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I need to send a web page as an email attachment using GMail, not as a link to the page, but the entire page saved and attached to the email. I don't see any way to do this with the Android web browser. Is there a way to do this that I've missed, or are there other browsers that can accomplish this?

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3 Answers

up vote 2 down vote accepted

Dolphin Browswer HD has an option to "Save Page." I tried it on this page and it saved it as 1606.htm. I then went into gmail and chose to "add attachment" and used ASTRO file browser to attach it.

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also, fyi, I was going look on your website for your email and email it to you but it appears that programwith.net is down. –  Matt Sep 27 '10 at 14:52
    
Yep, its down. I really need to do something about that someday. :-) –  Matt Casto Sep 27 '10 at 15:38
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The Xscope browser lets you save webpages but I can only seem to be able to attach pictures to emails from the Gmail app so you might struggle attaching the webpage.

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If you use something like ASTRO file manager and can find the saved file, you should be able to share it with any number of apps. –  Al E. Sep 27 '10 at 13:31
    
I downloaded and tried Xscope, and it only allows me to download images or linked files. I could not find an option to download an entire page. –  Matt Casto Sep 27 '10 at 13:35
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FYI, Downloading the HTML of a webpage without authorization from the owner of the site would probably be breaking terms of use of said site. If this is your website you maintain/own, then you should be fine here.

As for an app that can view source code of webpages try:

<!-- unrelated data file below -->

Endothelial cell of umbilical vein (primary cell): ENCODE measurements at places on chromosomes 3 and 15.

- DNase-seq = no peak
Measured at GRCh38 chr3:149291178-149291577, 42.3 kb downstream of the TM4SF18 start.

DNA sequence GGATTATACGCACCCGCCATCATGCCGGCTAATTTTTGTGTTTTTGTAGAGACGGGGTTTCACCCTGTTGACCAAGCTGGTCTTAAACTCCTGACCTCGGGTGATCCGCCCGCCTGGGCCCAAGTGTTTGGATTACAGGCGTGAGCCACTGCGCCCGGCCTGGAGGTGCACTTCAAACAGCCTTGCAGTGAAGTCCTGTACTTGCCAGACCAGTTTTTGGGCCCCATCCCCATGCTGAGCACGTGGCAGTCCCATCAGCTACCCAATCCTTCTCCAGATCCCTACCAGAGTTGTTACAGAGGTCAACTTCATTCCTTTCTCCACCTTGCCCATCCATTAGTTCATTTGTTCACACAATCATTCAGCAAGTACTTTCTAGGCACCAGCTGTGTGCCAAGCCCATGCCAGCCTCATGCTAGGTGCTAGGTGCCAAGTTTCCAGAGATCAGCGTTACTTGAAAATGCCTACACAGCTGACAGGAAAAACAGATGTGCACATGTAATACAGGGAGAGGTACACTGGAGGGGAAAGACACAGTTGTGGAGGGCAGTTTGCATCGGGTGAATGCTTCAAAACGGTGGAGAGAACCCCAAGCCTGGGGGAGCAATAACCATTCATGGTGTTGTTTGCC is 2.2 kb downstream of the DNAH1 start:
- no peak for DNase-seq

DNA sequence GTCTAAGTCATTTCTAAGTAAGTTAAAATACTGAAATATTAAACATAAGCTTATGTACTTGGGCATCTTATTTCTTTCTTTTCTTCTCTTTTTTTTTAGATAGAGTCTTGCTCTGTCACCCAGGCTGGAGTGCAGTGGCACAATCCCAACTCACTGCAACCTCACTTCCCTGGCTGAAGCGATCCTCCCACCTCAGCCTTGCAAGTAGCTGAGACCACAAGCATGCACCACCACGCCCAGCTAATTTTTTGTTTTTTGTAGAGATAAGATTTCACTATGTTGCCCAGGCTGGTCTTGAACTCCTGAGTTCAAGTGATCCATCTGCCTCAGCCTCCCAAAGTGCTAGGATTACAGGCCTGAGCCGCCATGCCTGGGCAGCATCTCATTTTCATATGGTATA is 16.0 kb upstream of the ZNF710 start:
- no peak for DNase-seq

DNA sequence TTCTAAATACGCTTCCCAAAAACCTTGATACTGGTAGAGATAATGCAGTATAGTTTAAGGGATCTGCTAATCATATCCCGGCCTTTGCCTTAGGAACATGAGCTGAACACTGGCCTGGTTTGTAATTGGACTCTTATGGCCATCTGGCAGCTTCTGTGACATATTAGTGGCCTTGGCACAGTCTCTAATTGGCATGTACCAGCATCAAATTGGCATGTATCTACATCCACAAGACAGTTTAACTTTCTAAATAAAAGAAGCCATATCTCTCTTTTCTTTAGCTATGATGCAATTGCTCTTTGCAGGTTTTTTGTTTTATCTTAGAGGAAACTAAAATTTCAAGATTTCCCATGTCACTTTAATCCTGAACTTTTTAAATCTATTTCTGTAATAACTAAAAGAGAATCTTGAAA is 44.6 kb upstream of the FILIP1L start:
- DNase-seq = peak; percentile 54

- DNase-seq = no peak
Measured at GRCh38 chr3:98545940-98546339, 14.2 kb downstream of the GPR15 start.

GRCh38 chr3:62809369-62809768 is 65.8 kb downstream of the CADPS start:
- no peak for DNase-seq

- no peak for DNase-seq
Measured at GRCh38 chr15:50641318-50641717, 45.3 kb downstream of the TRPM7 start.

• HTML Source Viewer
  • Search Marketplace for "html source" and there should be others too.

Not sure if any of them can copy/paste code, but its worth a look.

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Uhh...you download the HTML of a page in order for your browser to render it, so your statement doesn't make any sense. Besides, all of your browsers on the desktop have "Save as..." functionality. –  Al E. Sep 27 '10 at 15:01
    
I'm pretty sure the browser doesn't actually "download" the code in the sense the code is stored locally on your system. But rather it interprets the code as presented to it by the web server. So I think most people would know what I was stating here. And yes all browsers do have save as functionality, but you need to check the copyright and terms of use of the website you are visiting. Just because you can do something of questionable legality doesn't mean it isn't illegal. –  Webs Sep 27 '10 at 16:15
    
The code is stored locally on your system. That's what is saved in your browser cache. –  Al E. Oct 19 '10 at 16:00
    
"Breaking terms" is so wrongheaded, I don't know where to start. How do you think the web became successful? People viewing source and copying code, that's how. It was designed from the ground up to force sharing of code. –  brianary May 17 '11 at 15:35
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